Worldwide, hospital waste — human and clinical — poses threat of contamination to hospital staff, patients and relatives.
Addressing this challenge, Pharmafilter BV, a Netherlands-based company has developed Pharmafilter — an integral zero waste hospital waste-water management process not requiring contact with contaminated waste.
The patented technology uses single use disposables made from biodegradable plastics made from corn, starch-based blends and replace conventional bedpans and urinals. The wastes are disposed of in a shredder named Tonto replacing bedpan washer, sanitizer.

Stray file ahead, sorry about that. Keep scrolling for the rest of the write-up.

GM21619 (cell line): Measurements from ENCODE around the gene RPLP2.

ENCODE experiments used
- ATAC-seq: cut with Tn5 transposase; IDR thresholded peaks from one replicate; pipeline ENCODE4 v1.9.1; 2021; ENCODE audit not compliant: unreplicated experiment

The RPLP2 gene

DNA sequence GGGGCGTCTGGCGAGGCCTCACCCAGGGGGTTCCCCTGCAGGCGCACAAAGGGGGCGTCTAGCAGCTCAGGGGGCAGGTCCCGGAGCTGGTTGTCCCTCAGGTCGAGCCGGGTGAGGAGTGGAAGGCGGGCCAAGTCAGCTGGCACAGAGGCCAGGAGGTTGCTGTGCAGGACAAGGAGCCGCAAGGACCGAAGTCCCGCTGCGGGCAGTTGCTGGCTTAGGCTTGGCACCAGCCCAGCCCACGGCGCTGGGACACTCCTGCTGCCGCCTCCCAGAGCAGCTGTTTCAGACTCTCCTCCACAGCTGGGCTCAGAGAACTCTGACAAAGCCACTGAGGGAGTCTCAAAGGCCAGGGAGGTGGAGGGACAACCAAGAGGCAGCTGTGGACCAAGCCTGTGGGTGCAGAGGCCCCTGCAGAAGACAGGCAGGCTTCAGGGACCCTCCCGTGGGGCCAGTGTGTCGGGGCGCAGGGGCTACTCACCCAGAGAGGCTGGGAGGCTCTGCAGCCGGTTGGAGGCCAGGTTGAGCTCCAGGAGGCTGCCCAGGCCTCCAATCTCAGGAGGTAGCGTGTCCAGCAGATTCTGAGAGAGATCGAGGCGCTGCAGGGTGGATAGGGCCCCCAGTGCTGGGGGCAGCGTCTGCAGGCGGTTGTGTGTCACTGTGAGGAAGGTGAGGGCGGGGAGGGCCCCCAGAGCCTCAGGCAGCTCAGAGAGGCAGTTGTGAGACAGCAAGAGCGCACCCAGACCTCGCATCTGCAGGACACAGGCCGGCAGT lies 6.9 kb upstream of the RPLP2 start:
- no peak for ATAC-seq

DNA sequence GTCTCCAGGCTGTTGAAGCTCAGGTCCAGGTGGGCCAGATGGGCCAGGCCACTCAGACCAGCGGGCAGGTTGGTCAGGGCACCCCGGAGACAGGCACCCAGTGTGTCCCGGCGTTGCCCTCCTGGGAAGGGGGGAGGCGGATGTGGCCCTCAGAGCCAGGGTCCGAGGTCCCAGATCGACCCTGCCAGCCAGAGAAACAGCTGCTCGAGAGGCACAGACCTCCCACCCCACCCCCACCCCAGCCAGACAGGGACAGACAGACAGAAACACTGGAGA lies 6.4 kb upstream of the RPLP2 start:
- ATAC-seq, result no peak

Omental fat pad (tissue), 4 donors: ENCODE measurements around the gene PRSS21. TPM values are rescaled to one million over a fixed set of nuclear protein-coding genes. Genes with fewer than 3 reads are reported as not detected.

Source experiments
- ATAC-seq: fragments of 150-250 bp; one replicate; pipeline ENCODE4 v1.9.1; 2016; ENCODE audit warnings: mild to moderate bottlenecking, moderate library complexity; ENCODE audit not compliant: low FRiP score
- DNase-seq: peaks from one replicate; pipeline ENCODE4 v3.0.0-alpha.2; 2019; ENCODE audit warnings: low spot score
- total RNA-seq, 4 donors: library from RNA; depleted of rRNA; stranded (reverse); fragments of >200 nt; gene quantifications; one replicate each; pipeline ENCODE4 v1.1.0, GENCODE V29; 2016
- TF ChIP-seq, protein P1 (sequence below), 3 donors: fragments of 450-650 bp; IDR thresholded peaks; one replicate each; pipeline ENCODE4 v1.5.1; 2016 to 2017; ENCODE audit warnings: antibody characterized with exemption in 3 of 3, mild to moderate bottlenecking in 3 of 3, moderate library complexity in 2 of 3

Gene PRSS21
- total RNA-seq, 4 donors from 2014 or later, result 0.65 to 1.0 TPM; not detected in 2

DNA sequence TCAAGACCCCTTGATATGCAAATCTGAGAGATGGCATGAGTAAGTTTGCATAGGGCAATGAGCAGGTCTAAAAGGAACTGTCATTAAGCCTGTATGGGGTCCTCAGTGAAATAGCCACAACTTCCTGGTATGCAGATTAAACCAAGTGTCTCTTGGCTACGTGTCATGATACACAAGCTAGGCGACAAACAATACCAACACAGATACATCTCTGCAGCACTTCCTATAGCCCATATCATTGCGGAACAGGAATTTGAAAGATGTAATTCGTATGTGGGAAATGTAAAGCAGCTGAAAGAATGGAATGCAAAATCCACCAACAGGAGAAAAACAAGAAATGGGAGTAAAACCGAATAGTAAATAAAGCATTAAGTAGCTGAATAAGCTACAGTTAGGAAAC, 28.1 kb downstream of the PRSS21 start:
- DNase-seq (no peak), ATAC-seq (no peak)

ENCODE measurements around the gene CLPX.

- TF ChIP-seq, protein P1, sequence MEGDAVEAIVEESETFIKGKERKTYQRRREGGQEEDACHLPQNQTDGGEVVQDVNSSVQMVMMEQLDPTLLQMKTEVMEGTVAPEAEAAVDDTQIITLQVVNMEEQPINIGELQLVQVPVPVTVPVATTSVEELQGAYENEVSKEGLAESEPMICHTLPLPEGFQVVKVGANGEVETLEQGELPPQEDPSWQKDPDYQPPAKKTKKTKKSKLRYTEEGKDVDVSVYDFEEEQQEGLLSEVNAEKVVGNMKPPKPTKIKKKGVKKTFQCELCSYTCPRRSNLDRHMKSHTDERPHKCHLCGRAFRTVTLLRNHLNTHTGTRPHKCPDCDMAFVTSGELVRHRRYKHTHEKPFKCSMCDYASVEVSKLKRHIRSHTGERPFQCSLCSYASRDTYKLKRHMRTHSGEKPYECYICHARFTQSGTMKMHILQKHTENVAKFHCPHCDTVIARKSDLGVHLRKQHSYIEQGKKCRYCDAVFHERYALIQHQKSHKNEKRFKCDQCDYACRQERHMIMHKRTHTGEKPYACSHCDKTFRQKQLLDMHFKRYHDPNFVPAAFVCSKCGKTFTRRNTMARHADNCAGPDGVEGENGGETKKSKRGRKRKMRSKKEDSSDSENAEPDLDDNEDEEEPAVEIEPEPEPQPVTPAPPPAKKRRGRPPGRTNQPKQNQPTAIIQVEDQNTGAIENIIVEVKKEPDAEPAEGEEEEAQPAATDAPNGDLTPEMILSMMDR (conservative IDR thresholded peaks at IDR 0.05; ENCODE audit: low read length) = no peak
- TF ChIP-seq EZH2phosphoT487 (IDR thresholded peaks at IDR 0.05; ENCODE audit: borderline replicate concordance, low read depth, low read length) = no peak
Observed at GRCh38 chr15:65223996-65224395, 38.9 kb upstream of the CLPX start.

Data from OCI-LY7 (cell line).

Together with effluents from toilets, sinks and showers, the shredded waste is transported through the existing pipes to a purification plant set up in the hospital premises.
The solid waste separated from wastewater is reduced by anaerobic digestion producing biogas (Methane) utilised for powering the plant.
The waste water eliminated of all medicines, germs, cytostatics, contrast liquids and endocrine substances can be reused as process water.
Though some Indian hospitals tried versions of disposable bedpans, disposal of end product was found not eco-friendly.
“We are willing to test and adopt the Pharmafilter model provided it is viable both ecologically and financially according to Indian situation,” Saravjeet Kaur, director, nursing, Max Health Care told HT.
(The reporter’s visit was sponsored by The Netherlands Government)